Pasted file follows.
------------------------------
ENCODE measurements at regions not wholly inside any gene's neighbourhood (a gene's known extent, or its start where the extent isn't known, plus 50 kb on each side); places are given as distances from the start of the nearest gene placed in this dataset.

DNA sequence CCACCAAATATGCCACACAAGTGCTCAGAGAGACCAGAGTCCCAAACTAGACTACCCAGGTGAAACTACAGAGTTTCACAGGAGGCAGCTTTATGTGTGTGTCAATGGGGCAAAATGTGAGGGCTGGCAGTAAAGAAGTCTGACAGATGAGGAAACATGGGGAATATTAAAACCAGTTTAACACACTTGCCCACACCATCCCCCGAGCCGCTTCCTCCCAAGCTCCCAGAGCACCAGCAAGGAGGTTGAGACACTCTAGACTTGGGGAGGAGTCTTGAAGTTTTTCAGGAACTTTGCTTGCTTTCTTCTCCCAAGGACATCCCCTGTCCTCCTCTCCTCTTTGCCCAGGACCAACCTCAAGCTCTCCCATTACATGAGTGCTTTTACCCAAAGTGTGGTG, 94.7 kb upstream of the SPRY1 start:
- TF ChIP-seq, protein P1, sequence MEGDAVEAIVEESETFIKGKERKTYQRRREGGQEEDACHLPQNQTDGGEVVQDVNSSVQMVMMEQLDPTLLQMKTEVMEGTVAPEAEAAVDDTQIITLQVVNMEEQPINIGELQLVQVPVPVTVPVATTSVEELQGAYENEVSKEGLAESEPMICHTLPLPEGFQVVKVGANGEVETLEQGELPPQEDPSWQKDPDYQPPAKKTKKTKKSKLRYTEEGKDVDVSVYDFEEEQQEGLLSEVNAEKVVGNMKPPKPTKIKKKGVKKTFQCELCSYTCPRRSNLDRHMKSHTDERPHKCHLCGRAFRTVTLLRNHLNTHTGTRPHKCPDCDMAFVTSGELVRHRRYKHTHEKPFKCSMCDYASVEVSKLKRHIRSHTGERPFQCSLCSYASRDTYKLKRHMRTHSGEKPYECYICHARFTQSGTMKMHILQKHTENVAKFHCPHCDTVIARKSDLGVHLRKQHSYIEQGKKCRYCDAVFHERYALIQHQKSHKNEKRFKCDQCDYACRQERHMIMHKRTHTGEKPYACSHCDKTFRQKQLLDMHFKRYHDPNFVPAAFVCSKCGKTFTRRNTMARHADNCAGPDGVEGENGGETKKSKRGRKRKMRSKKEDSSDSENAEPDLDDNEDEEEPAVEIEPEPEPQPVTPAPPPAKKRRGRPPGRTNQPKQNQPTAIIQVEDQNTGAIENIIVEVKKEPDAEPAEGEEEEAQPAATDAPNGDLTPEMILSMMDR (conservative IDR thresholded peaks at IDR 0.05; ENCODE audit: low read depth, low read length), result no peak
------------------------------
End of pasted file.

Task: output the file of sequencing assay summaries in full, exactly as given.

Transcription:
ENCODE measurements at regions not wholly inside any gene's neighbourhood (a gene's known extent, or its start where the extent isn't known, plus 50 kb on each side); places are given as distances from the start of the nearest gene placed in this dataset.

DNA sequence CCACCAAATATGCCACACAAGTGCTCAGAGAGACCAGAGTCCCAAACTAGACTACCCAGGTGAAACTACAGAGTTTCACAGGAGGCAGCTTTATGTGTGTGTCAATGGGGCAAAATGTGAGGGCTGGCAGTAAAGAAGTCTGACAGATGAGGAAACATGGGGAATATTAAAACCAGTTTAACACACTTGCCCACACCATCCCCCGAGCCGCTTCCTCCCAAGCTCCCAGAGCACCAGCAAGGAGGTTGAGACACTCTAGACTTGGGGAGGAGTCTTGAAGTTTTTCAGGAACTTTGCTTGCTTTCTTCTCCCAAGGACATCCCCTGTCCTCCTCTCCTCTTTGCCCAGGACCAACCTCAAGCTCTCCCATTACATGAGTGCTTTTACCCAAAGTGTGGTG, 94.7 kb upstream of the SPRY1 start:
- TF ChIP-seq, protein P1, sequence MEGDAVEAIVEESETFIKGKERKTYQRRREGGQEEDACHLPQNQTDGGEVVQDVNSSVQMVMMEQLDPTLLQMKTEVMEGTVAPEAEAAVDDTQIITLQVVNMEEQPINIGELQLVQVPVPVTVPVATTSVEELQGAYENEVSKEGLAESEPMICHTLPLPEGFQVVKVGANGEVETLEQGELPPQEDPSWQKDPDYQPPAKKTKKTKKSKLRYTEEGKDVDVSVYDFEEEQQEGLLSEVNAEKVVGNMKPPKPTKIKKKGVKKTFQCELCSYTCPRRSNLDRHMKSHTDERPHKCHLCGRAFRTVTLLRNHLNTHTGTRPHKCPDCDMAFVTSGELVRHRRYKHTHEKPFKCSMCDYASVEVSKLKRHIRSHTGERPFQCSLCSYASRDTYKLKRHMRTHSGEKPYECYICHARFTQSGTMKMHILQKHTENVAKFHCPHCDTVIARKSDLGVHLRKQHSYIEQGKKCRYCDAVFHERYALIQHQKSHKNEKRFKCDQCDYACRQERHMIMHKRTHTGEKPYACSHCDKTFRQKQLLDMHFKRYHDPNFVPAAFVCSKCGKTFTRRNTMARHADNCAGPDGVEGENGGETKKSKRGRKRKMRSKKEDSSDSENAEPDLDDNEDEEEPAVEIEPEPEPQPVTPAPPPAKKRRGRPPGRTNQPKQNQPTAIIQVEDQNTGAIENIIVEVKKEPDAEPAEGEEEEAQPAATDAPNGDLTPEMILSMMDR (conservative IDR thresholded peaks at IDR 0.05; ENCODE audit: low read depth, low read length), result no peak